I have 3 3560 Series Routers. 1 is configured as a server and the other 2 as Clients. I created VLAN 2 on the server and assigned it a name and an IP address. I can see the VLAN on the clients by doing a show vlan complete with name but if I do a show run, there is no mention of a vlan 2. When I try to ping, or send the config file to a TFTP server using the server switch it works beautifully, but when I try to do the same from any of the clients it fails. I think this is because the clients don't have any IP address expicitly for them. I tried ip route [ip address] [subnet mask] vlan 2 in the global configuration but this line doesn't work because there is no vlan 2 on the client.
I can go and make a vlan 2 on the client and give it an IP address, but I shouldn't have to. Could someone please tell me what I am doing wrong, thanks for any help.
Layer2 Vlans won't be shown in the running config while a switch is on vtp server/client mode.
If you want to create a Layer3 Vlan in the switch, you need to manually create it with
interface vlan 2
ip add x.x.x.x x.x.x.x
On the server switch I can see vlan 2 with ip address shown in the running config. I manually created vlan 2 in the server, are you saying I need to created another vlan 2 on the clients??
You see Vlan2 Layer3 interface. You need to do the same in each switch (different IP address) in order for them to be accessible.
The IP address under Vlan2, belongs to the 'server' switch only. It's not shared among all switches that have Vlan2 in the Vlan DB. You need to create independent Layer3 interfaces.
Without a layer 3 SVI on the clients you cannot manage the client switches , create a layer 3 SVI on each client with a ip address that is in the same range as vlan 2 on your server , if it doesn't have an address its pretty hard to get to it and manage it .
Aren't SVI's used for intercommunication between vlans? Aren't these using the same vlan. What is the difference between typing the two commands "vlan 2" and "int vlan 2"
from the configuration menu. "vlan 2" denies me access because I am a client, and I am allowed to do "int vlan 2" and give it an IP address and such.
The confusion is between layer 2 & layer 3.
You created a vlan at layer 2 on the VTP server. This will propgate to the VTP clients so when you do a "sh vlan" on the clients you can see vlan 2.
On the VTP server you have a layer 3 interface with an ip address for vlan 2.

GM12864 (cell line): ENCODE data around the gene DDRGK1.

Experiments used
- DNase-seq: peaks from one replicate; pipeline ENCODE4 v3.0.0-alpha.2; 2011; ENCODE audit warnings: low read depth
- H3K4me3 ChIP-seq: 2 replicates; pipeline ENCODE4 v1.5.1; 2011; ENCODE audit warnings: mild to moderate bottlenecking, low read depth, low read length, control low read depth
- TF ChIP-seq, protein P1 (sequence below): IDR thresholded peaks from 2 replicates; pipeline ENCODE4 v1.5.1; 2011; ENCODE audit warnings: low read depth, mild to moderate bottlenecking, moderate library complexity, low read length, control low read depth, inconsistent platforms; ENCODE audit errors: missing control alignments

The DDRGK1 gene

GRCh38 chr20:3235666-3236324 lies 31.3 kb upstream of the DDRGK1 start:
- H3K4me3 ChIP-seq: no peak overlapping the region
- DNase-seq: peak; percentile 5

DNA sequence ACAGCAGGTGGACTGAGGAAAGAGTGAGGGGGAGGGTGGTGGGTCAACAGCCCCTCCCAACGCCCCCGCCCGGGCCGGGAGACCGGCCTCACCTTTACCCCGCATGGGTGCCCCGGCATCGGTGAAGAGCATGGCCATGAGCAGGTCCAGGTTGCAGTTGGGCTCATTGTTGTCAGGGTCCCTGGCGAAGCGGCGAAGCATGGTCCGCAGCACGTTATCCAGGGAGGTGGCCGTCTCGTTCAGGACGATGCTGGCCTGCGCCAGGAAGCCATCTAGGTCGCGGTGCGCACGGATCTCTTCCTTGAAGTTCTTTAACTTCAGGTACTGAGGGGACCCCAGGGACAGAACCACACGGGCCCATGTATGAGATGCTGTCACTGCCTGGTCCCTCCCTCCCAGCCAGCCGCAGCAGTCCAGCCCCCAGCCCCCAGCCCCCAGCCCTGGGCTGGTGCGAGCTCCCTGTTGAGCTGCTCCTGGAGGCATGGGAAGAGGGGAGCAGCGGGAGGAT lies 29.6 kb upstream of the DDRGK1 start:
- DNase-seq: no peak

But on your VTP clients you do not. Unlike the layer 2 information which is propogated via VTP the layer 3 information must be configured on each switch.
SVI's are used for inter-vlan routing on a layer 3 switch. But even if the switch is just a layer 2 switch it still needs one SVI, not for inter-vlan routing but for management.
So if you want your VTP client switches to be bale to download configs to a tftp server they will need an SVI to be able to communicate. The default gateway on the VTP clients should be the IP address of vlan 2 SVI on the switch that does the intervlan routing.
Thanks for the help, its becoming clearer now. How do I go about making this SVI?
Also, Im starting to realize that VTP maybe a bit of an overkill, I dont plan on making anymore vlans and there will only be 3 switches. Is there a problem with routing everything using the default vlan1? I heard that its bad practice to lay your data on top of the Cisco traffic that is on VLAN 1, thanks again for the help.
to create an SVI on a switch
interface vlan "vlan number"
ip address x.x.x.x "subnet mask"
You can use vlan 1 if you want but it is recommended to use a different vlan number.
Correct, SVIs are used for inter-vlan routing but they are also used for IP connectivity to the switch.
The differences between vlan2 and int vlan2 are; with the first one, you care creating a vlan in the switch. This need to be done on a VTP server which is the switch holding the Vlan DB. On the second command 'int vlan 2', you are creating a Layer3 interface that represents that Vlan on that switch. You are allowed to do so on any switch as long as the Vlan is created on its database.